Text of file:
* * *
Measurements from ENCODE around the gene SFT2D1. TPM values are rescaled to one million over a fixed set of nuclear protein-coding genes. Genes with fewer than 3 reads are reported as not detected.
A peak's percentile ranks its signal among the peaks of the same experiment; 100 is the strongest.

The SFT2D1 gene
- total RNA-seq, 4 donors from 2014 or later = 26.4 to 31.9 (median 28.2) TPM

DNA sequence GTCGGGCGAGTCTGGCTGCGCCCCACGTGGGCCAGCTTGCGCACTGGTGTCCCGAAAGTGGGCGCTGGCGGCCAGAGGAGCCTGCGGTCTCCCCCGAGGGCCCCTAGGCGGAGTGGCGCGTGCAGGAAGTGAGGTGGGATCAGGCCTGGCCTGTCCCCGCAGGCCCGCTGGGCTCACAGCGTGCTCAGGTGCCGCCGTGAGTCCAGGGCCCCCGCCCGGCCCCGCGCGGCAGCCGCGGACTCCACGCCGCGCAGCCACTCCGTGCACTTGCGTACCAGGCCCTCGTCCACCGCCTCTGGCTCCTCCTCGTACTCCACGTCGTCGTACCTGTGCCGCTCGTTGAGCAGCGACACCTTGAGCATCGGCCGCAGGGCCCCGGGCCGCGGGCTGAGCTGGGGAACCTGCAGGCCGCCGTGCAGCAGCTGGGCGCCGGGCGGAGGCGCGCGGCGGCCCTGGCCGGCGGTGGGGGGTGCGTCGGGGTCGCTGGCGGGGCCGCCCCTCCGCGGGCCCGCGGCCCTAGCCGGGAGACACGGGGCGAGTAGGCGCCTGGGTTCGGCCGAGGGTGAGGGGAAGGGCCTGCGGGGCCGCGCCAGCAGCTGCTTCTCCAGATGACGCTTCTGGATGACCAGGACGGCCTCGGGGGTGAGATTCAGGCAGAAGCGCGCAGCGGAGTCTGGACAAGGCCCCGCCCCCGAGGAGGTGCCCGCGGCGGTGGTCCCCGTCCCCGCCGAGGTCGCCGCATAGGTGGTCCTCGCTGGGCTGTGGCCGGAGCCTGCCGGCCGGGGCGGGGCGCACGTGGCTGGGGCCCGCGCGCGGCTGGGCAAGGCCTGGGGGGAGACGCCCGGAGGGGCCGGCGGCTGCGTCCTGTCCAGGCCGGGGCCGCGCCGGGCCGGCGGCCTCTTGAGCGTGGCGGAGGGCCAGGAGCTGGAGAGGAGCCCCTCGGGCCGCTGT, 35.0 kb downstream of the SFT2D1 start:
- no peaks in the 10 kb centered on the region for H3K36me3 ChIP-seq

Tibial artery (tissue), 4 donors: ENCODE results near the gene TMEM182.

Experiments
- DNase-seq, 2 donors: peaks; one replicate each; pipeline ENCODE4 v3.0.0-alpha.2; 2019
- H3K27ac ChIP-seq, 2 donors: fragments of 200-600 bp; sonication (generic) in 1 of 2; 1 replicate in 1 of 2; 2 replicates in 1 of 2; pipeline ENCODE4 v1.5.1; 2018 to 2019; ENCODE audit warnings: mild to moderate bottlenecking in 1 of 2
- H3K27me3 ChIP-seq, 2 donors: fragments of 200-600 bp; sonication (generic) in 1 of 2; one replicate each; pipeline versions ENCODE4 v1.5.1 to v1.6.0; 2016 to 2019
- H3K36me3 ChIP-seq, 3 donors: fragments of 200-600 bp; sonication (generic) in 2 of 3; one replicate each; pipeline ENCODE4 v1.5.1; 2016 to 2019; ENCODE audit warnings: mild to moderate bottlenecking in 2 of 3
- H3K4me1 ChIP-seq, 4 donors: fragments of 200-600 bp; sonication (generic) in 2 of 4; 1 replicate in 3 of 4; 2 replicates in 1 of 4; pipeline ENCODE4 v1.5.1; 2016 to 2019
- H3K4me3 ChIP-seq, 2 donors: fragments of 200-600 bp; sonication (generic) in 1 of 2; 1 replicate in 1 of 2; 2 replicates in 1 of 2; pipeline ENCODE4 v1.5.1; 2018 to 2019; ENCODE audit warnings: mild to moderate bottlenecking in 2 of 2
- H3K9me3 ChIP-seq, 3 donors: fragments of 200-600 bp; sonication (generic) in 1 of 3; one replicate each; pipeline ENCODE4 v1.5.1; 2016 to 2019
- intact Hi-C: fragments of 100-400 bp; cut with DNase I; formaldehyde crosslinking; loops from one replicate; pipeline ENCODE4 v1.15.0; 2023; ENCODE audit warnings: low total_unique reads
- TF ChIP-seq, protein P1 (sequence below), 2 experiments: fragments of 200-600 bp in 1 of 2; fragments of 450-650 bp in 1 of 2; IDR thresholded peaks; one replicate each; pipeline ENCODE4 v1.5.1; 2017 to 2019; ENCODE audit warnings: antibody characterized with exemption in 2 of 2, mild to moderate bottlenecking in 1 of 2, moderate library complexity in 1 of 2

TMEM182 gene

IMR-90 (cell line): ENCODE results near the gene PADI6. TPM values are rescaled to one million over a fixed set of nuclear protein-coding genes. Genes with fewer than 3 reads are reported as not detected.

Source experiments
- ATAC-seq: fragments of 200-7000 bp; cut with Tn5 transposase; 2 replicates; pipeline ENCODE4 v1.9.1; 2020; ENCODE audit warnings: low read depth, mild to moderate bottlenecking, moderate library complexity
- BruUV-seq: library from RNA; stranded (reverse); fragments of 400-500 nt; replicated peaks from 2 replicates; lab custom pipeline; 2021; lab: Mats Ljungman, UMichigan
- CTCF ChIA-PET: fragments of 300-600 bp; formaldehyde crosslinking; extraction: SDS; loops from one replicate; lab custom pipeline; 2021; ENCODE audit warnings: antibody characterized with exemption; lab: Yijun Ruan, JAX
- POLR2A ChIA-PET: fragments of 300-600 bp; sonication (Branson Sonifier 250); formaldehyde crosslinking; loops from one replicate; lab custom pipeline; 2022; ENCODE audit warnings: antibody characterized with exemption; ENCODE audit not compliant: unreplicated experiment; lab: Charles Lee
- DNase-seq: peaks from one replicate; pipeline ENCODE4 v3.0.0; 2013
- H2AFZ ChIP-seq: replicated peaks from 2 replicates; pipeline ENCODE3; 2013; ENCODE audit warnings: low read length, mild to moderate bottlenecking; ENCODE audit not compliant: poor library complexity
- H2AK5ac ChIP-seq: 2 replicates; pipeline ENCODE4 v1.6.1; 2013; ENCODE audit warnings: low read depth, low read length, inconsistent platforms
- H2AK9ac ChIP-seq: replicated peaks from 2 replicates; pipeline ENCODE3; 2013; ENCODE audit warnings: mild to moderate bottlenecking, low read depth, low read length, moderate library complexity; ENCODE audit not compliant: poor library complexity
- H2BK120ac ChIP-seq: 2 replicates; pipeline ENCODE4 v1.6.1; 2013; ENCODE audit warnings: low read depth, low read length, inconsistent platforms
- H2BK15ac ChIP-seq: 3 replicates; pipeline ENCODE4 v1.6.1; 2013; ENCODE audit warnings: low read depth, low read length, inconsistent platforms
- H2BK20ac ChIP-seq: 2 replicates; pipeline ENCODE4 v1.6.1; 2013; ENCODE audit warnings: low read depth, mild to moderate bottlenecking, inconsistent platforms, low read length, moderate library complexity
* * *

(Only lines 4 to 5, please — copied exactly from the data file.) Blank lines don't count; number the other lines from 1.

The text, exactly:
- total RNA-seq, 4 donors from 2014 or later = 26.4 to 31.9 (median 28.2) TPM

DNA sequence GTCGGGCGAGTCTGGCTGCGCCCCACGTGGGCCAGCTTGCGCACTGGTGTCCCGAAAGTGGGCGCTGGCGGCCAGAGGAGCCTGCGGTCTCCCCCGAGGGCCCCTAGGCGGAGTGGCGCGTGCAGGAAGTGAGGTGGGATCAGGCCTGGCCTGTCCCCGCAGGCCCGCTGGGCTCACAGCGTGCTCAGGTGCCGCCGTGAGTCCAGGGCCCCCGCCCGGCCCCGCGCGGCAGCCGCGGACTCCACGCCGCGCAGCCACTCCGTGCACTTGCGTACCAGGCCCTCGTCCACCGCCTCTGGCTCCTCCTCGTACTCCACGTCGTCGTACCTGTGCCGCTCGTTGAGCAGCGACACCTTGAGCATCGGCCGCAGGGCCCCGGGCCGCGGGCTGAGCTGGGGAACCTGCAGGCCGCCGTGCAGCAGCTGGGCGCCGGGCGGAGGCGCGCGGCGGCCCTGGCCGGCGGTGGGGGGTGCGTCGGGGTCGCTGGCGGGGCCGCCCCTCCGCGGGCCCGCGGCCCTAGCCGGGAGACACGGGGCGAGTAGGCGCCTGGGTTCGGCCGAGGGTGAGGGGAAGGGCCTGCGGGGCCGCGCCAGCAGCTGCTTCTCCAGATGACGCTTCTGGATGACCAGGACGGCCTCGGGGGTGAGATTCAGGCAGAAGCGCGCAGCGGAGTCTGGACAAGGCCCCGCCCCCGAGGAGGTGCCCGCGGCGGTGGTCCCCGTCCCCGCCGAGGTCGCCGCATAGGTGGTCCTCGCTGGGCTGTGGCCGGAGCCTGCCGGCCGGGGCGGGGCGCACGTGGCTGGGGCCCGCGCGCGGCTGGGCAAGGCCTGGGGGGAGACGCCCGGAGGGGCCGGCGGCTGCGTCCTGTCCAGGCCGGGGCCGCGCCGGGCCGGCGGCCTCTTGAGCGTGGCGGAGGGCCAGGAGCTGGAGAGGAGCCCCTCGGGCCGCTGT, 35.0 kb downstream of the SFT2D1 start: